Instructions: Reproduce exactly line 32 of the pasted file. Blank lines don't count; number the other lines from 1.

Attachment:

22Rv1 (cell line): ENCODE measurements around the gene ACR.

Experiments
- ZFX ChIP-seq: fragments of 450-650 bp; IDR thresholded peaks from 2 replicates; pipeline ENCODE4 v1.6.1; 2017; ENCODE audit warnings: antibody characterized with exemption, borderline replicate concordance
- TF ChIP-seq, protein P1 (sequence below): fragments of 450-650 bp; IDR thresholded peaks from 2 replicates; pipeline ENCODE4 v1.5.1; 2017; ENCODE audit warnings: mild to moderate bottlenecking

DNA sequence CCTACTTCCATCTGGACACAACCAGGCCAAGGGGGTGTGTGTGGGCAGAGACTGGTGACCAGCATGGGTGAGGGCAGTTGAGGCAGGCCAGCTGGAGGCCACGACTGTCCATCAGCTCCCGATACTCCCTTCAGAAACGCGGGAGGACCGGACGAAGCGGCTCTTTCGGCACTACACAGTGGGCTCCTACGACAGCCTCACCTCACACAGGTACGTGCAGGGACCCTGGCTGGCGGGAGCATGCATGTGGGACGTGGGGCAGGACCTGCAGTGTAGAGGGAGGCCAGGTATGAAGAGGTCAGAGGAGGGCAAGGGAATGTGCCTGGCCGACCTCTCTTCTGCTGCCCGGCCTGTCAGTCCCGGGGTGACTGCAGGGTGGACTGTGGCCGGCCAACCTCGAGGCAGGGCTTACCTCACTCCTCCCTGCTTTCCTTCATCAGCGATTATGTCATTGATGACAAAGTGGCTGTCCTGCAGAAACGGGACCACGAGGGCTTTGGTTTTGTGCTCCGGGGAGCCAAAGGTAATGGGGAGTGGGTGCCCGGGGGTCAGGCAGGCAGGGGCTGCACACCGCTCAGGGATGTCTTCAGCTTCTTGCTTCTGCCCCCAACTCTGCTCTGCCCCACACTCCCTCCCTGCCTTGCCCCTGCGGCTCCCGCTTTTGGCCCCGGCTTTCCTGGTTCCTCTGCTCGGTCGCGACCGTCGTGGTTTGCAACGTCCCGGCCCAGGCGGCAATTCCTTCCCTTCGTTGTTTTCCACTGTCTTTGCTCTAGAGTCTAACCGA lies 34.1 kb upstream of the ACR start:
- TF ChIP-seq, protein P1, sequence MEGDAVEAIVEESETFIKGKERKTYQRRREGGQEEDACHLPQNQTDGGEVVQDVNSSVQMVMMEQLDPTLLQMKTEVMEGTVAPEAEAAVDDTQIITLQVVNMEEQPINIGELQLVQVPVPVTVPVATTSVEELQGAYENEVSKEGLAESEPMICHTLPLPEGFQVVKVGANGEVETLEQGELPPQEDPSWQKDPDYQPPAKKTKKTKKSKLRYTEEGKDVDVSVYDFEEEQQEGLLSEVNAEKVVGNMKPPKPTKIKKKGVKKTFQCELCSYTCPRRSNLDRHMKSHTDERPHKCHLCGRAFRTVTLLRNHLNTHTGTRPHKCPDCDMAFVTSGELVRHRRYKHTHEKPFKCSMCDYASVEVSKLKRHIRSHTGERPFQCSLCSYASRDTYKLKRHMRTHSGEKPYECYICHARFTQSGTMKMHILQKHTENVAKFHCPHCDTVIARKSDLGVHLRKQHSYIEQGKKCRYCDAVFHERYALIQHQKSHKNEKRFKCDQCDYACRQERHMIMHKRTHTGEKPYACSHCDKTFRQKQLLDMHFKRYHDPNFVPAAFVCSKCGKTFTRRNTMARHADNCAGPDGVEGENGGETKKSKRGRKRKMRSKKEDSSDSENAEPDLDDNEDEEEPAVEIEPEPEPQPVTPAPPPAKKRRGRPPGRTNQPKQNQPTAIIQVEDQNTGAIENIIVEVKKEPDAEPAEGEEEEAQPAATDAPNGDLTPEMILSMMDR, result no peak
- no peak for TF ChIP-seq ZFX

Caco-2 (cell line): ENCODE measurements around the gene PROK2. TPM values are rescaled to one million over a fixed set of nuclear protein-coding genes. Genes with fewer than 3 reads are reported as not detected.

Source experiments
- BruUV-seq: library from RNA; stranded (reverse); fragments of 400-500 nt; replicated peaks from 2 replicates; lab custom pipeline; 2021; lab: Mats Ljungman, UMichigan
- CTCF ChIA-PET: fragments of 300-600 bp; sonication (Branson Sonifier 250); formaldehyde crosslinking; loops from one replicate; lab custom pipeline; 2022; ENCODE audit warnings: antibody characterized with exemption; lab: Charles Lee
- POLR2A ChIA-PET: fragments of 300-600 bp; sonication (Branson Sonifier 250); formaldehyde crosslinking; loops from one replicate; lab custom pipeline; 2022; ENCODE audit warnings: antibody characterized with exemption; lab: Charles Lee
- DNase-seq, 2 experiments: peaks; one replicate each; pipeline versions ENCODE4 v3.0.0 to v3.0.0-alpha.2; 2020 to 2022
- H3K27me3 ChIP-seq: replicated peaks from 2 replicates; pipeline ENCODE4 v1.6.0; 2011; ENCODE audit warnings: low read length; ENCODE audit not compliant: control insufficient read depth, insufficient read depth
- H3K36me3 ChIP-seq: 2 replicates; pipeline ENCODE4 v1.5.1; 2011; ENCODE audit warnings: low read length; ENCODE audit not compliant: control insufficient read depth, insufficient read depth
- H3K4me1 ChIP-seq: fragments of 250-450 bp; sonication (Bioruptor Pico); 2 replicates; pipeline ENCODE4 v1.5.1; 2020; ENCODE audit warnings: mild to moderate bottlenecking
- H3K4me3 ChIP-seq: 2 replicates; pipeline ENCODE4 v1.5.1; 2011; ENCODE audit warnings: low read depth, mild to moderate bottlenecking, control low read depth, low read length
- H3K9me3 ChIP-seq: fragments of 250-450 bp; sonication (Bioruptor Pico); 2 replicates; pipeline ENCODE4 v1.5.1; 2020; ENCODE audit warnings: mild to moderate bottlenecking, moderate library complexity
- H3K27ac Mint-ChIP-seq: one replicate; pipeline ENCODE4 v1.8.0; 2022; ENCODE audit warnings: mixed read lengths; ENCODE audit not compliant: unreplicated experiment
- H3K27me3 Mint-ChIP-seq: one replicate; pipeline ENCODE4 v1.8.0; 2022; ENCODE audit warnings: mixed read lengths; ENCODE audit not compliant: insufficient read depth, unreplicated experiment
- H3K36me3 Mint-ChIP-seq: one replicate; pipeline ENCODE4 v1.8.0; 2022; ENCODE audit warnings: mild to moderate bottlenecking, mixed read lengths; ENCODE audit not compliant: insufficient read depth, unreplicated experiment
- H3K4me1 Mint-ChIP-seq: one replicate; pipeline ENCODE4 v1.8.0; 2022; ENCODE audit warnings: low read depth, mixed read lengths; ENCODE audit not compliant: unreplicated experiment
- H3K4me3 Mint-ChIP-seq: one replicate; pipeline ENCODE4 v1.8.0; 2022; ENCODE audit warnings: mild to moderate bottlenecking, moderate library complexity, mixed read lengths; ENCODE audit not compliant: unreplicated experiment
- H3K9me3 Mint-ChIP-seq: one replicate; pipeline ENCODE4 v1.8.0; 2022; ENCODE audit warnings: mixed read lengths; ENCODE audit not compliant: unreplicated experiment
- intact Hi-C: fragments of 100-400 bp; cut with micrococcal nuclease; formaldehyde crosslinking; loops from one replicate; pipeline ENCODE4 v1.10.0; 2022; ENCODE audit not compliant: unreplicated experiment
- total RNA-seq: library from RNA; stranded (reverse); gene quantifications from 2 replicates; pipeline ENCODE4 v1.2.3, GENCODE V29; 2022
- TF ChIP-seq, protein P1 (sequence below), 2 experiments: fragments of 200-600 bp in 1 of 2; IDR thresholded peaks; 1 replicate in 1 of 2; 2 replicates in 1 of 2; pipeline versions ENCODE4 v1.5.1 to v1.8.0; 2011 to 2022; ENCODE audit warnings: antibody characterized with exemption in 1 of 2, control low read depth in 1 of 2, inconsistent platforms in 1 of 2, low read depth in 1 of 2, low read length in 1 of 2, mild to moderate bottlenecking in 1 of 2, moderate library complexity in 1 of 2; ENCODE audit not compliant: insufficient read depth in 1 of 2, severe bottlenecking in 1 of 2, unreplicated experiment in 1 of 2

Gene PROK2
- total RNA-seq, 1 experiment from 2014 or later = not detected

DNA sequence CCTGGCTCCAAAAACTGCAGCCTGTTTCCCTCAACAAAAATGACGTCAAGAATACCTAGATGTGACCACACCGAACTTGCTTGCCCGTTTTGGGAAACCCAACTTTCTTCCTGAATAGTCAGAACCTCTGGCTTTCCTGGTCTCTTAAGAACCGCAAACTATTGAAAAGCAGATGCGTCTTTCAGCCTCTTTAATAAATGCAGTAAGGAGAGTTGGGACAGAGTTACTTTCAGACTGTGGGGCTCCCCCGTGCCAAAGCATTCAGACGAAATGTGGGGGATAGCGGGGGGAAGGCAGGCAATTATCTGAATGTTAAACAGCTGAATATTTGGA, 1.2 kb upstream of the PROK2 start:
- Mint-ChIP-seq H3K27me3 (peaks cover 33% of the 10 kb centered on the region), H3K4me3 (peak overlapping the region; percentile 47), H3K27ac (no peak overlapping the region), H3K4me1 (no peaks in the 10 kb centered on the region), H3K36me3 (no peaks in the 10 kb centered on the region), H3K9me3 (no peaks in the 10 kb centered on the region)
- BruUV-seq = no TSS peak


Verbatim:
- BruUV-seq = no TSS peak